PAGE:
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Don’t Force Registration

One surprising reason why people may skip filling out your checkout form altogether is being forced to register for an account in order to purchase something. When it comes to usability, forced registration is actually a top complaint.

While accounts are a benefit to anyone ordering – they make tracking packages and reordering easier, for one – they can turn people off if they’re mandatory. The best way to handle accounts it is to give your customers the option to setup an account (or save the information they’ve already inputted) after the checkout process is complete.

Make Your Form Fields Clear

While it may seem like common sense that people would know what to input into any given field, you would be surprised how often the wrong information ends up in the wrong place. To improve usability, try to make your form fields as clear as possible by including microcopy – little pieces of text that give instruction – above or below your form fields to eliminate any doubt.

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Include Fewer Fields Where Possible

The age-old adage “less is more” holds true here. Because checkout forms already ask for so much sensitive information, it’s important that you only ask for the things you absolutely need. Of course, this information will be more than a standard form because you’ll need things like shipping and billing address, but make sure that you’re only asking for information that helps verify a purchase so that users can get through it quickly.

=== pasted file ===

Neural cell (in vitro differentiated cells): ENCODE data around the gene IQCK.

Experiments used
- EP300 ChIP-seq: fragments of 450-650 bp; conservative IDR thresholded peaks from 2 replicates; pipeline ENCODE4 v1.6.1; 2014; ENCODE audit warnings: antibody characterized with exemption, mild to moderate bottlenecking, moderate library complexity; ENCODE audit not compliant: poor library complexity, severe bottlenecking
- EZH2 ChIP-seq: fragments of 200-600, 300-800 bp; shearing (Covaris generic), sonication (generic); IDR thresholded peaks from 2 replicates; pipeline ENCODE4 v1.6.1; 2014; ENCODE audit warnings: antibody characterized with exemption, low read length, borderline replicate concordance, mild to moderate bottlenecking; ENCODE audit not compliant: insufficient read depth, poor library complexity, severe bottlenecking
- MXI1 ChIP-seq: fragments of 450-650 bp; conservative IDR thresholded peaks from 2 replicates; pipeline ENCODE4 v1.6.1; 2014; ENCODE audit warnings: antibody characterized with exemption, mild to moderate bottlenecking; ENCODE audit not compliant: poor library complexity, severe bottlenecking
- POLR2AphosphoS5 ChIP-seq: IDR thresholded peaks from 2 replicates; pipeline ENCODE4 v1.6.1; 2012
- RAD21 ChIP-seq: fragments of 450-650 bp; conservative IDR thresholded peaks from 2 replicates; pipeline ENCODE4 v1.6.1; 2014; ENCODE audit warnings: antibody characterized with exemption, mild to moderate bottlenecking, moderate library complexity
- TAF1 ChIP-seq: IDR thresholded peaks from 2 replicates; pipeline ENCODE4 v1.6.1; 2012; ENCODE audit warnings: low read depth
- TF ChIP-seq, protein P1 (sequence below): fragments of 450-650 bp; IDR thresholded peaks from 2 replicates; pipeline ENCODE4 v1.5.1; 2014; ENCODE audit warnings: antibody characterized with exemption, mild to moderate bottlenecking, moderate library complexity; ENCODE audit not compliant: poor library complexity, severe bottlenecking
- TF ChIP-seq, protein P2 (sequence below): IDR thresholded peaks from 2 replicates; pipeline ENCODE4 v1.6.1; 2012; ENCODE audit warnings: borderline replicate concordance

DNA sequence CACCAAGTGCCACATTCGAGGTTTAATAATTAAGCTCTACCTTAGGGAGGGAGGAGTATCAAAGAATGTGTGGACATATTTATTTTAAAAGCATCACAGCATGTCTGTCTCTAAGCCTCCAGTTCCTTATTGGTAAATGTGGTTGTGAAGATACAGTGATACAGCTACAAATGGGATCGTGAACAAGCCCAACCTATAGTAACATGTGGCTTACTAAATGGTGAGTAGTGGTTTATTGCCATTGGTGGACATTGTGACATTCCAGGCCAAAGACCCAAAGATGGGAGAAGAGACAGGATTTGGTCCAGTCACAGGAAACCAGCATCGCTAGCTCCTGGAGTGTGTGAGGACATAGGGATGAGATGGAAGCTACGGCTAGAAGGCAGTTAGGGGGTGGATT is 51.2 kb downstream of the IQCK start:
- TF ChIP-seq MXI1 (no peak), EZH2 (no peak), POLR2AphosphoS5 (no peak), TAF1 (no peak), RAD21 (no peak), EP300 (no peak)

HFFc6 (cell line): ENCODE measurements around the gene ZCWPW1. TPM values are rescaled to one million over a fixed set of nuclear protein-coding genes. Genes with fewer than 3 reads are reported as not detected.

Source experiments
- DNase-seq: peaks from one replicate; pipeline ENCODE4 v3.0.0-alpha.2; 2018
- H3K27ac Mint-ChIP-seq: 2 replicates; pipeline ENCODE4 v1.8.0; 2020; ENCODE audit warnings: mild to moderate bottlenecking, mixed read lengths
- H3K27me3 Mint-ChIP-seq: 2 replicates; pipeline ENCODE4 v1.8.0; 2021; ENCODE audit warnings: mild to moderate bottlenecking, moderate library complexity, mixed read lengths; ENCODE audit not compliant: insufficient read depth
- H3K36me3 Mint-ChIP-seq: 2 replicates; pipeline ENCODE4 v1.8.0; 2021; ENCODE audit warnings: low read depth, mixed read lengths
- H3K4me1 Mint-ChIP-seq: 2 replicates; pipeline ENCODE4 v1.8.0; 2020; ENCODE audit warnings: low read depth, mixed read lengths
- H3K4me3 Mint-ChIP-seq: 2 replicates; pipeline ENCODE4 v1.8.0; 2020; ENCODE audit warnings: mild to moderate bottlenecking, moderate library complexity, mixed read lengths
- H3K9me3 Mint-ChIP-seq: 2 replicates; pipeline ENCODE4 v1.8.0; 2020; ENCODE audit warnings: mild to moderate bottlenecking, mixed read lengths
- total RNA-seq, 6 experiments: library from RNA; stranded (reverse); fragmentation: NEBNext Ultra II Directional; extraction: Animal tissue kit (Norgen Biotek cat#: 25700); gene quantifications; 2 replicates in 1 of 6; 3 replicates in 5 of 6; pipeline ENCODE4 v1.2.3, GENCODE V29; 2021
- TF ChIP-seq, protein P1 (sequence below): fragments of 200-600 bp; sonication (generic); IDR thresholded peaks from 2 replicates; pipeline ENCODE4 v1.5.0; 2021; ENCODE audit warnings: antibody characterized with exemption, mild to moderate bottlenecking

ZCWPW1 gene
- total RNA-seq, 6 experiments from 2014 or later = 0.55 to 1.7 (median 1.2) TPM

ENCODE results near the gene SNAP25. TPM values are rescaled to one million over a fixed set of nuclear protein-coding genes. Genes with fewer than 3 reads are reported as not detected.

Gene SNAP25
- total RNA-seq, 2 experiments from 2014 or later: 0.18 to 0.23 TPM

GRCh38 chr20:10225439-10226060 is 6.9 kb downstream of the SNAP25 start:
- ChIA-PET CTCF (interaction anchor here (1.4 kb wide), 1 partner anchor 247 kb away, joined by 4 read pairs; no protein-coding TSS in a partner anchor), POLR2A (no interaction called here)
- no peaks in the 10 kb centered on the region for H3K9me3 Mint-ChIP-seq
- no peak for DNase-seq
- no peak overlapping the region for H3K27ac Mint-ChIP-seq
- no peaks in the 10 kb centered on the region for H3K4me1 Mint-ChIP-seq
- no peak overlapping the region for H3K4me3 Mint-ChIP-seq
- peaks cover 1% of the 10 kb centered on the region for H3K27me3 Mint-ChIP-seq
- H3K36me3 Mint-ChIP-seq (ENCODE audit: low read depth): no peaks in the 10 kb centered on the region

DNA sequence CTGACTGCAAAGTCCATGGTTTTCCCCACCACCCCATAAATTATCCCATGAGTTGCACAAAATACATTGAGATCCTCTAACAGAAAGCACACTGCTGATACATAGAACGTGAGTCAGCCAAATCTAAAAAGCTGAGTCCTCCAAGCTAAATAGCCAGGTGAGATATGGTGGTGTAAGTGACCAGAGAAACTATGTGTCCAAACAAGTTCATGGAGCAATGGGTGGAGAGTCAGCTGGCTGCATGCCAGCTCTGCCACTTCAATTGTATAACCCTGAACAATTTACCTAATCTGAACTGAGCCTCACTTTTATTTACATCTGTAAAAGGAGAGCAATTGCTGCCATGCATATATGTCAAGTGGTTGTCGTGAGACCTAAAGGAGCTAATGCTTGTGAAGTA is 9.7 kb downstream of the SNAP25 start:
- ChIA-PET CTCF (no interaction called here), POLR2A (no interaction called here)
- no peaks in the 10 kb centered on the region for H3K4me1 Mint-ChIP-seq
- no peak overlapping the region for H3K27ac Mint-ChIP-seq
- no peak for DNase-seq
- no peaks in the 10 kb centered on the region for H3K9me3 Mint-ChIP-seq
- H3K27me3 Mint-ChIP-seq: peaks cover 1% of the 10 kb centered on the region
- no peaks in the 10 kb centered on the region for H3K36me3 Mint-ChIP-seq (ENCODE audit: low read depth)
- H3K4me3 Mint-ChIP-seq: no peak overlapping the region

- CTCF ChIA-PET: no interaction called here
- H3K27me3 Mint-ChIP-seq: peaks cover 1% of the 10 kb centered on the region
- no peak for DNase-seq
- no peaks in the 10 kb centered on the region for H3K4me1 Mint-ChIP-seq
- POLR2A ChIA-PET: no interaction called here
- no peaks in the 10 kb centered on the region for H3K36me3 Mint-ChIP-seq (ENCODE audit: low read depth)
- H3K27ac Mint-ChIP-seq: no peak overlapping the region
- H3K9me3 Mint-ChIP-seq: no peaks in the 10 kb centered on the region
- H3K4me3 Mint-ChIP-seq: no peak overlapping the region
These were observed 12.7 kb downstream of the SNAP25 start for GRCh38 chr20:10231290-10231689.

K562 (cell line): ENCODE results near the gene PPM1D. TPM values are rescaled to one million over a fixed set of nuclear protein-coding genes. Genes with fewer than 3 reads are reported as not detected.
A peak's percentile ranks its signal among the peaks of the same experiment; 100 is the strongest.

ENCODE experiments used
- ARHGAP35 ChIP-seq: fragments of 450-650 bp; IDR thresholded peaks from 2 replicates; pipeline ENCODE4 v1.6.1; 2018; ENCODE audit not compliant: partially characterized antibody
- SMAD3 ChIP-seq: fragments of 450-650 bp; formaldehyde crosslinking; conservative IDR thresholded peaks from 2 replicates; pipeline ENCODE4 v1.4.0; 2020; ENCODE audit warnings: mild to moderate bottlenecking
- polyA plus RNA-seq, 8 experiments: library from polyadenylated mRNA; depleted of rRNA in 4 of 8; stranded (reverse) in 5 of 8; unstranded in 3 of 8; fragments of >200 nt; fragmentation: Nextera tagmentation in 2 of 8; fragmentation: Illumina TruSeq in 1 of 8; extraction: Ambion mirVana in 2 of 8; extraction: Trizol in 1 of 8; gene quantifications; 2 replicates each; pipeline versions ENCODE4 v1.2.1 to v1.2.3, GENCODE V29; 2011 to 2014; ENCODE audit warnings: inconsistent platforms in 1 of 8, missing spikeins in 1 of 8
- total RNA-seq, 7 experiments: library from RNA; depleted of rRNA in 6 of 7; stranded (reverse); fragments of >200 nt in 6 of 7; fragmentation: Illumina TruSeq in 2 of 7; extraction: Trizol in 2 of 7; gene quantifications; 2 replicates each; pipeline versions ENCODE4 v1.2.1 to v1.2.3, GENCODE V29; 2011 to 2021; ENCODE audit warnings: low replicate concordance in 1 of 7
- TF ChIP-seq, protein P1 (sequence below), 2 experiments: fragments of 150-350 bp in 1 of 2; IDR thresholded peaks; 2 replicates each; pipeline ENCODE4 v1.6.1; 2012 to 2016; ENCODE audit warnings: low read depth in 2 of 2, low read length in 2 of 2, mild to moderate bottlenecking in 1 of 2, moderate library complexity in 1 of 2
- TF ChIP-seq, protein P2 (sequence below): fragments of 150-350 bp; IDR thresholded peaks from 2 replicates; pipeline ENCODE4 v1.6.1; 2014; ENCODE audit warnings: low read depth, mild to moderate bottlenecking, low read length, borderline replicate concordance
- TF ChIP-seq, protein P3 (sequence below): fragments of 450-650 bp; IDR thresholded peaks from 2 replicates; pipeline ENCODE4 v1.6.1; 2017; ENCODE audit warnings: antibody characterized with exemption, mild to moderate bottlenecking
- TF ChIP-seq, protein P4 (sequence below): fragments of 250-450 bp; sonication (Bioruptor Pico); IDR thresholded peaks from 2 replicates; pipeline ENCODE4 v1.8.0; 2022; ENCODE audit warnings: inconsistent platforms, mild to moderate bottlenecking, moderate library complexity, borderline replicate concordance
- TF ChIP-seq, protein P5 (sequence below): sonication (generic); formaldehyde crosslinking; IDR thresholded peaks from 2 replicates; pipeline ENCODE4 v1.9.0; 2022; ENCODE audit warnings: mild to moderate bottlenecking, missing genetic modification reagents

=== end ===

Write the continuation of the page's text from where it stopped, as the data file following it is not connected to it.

Use Visual Cues

Because checkout forms are typically longer than lead generating forms, they will probably come in multiple steps, which can be confusing for many users, especially if your customer base skews toward the older generation. The more visual cues you can give – big, bold, colorful buttons, arrows, bullet points, or even small images – will go a long way to helping customers get through the process with minimal effort.

Use Progress Indicators for Long Forms

Speaking of multiple steps, the best thing you can possibly do for your long checkout forms is to include a progress indicator showing exactly which step the user is at in any given moment. If you’re able, you should also include a “save” feature so that customers can come back at any point in the process. Not only is this great for usability, but being able to come back to a purchase without having to do extra work is a great incentive for fulfilling purchases (and counteracting that pesky abandoned cart).

Include Trust Symbols

Finally, one of the most important things you absolutely must include in your checkout form is a symbol (or symbols) of trust. Trust symbols show that the user’s information is safe from hackers and that they can rest easy knowing that you’re not spreading their credit card information to spammers. If you skip anything else on this list, don’t let it be this!

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Final Thoughts

Checkout forms may be a bit more complicated than standard lead generation forms, but that doesn’t mean they can’t be just as user friendly.

When designing or including these forms on your site, make sure to focus on elements like transparency and usability to eliminate the chance of abandoned carts.

Be sure to include only what’s necessary, and use visual elements like progress indicators, arrows, or images to guide your users through long forms.

And whatever you do, include trust symbols that show the user that their financial safety is your first priority.